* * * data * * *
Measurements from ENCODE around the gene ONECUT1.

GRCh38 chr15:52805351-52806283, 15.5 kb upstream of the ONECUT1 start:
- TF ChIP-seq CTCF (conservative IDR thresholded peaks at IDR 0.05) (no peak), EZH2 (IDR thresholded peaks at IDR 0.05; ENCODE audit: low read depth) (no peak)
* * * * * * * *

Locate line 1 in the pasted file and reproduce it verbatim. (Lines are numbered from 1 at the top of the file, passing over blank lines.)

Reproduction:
Measurements from ENCODE around the gene ONECUT1.